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Why Teaching Kids Read Early Makes Sense?

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I am an only child, though not a child anymore. My childhood went in search of friendships outside the home, and waiting for the evening to come by to immerse into those rare moments of camaraderie. Our days, the Pre-Appu childhood, was largely supervised by our parents. I do not much remember visiting my friend’s place in childhood. Much unlike my daughter and her friends who keep meeting up in their homes. My friends were kids of my father’s colleagues and we met when they met. Friendships were formed and finished in the children park. 

The interspersed period of loneliness was filled up by books. It was from Comics to pocket-books to Geeta Press to even, Indian Classics like Ramayana and Mahabharata. They filled up my days of solitude with rare happiness. I was called introvert and adults left me alone. It was an arrangement which we both liked. There was no other arrangement in the view. For some reasons, parents those days did not appreciate reading outside the school syllabus. Pocket-books, detective Hindi novels, were almost like banned books, and reading them something dreadful like drug addiction today. I still wonder why but it did give a sense of adventure as I indulged in Ram-Rahim and Vijay-Vikas on the sly. I do believe it did provide me with a love of language, a flair for style as I would look for the Bernard Shaw’s Arms and The Man and Neruda's Tonight I Can Write Saddest Lines in the class twelfth as a literary friend and not a boring, tiring academic foe.

Reading does many things to you, more so, if it finds you early in the life. I do wish at times that if reading weren’t a prohibitive thing in my childhood, likely to impact your school results and your adult obedience, I might have gained much. I might have turned out a much better person with an abundant supply of Shakespeare, Joseph Conrad and Pablo Neruda in early life. Even Roald Dahl and Dr. Suess was something I discovered after becoming a father. Embarrassing but true. I am trying to make up for that gap with my now about to be eight year old daughter. She again is an only child. I can see from her desperation to go meet her classmates and the friend downstairs, that she is plagued with the same blankness, unending emptiness as I was. She needs friends.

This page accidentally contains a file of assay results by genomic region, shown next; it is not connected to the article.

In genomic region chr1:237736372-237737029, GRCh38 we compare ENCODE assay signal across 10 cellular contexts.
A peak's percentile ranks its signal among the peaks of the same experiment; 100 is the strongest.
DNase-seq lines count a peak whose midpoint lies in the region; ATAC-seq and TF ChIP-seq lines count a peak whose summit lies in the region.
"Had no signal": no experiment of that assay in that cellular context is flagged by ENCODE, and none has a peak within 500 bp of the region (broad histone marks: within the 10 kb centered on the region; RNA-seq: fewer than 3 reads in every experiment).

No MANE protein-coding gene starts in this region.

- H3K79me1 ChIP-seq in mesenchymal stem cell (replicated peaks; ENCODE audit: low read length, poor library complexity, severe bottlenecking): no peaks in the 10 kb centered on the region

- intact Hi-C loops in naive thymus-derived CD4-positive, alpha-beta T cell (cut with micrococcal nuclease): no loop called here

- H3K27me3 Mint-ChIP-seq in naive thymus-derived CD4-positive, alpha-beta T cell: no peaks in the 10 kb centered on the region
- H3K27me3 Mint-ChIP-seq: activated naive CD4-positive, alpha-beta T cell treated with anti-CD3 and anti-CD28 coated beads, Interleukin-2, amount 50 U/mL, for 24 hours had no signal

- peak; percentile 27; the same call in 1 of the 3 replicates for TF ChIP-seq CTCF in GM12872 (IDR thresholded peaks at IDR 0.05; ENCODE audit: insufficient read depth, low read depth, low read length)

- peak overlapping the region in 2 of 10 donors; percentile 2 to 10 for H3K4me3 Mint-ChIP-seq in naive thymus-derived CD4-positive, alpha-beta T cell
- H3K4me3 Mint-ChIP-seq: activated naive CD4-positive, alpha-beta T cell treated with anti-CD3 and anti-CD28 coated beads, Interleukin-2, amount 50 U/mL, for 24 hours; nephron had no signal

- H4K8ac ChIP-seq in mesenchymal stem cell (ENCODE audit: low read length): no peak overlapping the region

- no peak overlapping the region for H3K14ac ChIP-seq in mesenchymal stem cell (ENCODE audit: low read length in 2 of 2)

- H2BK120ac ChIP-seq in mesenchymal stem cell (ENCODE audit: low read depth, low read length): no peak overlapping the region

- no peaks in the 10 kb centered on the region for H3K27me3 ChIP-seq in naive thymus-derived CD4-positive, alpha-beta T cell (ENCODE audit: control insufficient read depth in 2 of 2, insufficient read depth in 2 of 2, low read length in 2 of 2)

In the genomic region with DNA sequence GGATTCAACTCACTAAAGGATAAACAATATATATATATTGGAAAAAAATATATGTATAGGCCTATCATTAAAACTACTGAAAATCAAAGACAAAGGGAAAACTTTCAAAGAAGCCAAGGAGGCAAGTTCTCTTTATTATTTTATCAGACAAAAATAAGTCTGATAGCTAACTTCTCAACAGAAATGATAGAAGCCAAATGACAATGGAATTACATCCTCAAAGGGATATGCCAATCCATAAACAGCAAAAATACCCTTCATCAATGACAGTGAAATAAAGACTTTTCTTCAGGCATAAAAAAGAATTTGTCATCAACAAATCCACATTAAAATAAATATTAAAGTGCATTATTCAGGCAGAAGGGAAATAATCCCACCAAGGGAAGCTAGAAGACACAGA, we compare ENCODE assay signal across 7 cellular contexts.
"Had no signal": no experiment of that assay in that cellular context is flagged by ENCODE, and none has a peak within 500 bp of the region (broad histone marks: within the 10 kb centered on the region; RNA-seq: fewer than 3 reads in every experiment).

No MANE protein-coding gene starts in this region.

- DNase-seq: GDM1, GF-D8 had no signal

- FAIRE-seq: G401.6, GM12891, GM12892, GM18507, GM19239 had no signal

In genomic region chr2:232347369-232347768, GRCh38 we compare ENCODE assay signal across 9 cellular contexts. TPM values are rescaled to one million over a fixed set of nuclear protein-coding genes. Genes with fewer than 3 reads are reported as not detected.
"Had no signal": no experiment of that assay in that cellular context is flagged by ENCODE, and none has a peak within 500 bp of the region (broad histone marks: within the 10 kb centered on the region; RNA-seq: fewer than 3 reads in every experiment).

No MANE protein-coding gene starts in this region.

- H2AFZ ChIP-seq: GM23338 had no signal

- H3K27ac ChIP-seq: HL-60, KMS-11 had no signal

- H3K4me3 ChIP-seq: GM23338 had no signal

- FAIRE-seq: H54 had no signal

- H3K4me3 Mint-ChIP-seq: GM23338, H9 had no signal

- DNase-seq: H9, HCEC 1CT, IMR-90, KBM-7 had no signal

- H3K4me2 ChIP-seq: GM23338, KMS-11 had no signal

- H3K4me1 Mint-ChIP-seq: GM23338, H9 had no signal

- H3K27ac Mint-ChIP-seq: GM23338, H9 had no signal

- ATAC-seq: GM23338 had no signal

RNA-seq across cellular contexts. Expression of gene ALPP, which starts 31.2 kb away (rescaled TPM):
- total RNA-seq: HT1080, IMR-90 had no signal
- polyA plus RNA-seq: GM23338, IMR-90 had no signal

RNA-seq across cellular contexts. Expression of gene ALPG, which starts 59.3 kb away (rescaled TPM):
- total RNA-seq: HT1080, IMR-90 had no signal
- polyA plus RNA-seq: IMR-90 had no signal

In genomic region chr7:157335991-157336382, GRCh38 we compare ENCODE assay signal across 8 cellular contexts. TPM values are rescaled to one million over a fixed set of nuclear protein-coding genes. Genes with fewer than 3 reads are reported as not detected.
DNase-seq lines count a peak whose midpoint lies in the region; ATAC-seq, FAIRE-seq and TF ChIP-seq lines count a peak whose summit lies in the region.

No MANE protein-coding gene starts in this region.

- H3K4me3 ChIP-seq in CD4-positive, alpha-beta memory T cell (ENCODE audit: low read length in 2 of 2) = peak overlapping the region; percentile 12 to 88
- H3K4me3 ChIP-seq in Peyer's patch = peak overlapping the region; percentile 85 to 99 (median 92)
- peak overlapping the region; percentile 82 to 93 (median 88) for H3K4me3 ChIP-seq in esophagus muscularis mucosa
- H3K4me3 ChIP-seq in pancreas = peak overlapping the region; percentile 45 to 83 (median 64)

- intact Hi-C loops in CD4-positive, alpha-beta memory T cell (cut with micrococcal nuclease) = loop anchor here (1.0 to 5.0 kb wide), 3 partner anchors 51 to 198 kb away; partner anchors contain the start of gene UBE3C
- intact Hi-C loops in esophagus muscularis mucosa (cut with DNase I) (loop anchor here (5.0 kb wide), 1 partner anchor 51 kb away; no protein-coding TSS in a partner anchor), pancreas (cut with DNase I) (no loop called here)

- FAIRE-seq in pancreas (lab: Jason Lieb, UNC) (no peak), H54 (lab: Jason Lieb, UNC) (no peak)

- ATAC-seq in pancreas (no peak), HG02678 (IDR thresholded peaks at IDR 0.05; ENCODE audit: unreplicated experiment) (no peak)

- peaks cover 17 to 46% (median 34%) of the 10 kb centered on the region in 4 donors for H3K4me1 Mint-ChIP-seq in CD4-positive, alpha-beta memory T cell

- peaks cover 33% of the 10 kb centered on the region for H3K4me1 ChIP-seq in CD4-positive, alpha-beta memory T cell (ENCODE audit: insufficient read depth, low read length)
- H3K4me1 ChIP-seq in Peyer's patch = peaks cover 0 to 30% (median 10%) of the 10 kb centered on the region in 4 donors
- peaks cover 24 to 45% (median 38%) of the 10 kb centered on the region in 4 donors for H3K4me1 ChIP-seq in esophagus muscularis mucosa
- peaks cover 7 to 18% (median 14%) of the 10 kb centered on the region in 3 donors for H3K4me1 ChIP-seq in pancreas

She needs to know that there are only two friends she really needs- Books and herself. These are the two friends which will help her make many. The relationships forged by a reading man are deeper and more meaningful. Balzac wrote, “Reading brings us unknown friends.” The great American Academic, Charles William Eliot wrote Books are the quietest and most constant of friends; they are the most accessible and wisest of counselors, and the most patient of teachers.” 

Books teach us life. It gives us tools to examine, evaluate and resurrect, rebuild our own lives. Long time back Socrates wrote that an unexamined life is not worth living. Books give us eyes to examine life. Every time we do that, we come out a better person. Reading keeps us honest when we evaluate our own lives and gives us knowledge to amend ourselves. It takes special sophistication of soul to be brutal with oneself in such introspection. Unless it is brutal and honest, it is pretense. You end up feeling ugly, feeling helpless and blaming the world, in which case, it is not search for truth; it is search for excuses. When you have a maturity of mind, you turn inward; irrespective and isolated of the world you examine yourself. As they say in scientific postulation, X is given, and X is the world about you, in which case what you would do to make yourself better person is the only variable open to you. Books and reading bring that honesty, that ability to better yourself, to you. It opens a wide panorama, where you look at the world from eternity to eternity spread in front of you, and your own life in the broad scheme of things. Books help us understand conflicting perspectives and what drives them. Thus it helps us accommodate and adapt. “Reading is the sole means by which we slip, involuntarily, often helplessly, into another's skin, another's voice, another's soul.” Wrote Joyce Carole Oates.

It calms your nerves. It makes one understand one’s place in the larger scheme of things. It doesn’t make your pain vanish. If anything, it makes pain pronounced. But at the same time, it makes one adept at handling pain. When you read, you understand that the world had been inhabited by finer women and men, who had at one point of time been worse than you. It helps one trace the whole trajectory of life and lessens the hits that life lands on us. Books helped Liesel Meminger and even the Jewish fugitive Max survive the childhood through world war in The Book Thief. Reading gives you tools to interpret the world. Abuses are result of failure of words. We cannot understand what we cannot put into words. It overwhelms us. Words adapts us to not be overwhelmed, calms our nerves. With words, courage is well-meaning, anger is well-intentioned, sadness is well-curated and life is well-lived. Well-read people are rarely abusive. They are able to handle well what life throws at them. Maugham wrote To acquire the habit of reading is to construct for yourself a refuge from almost all the miseries of life.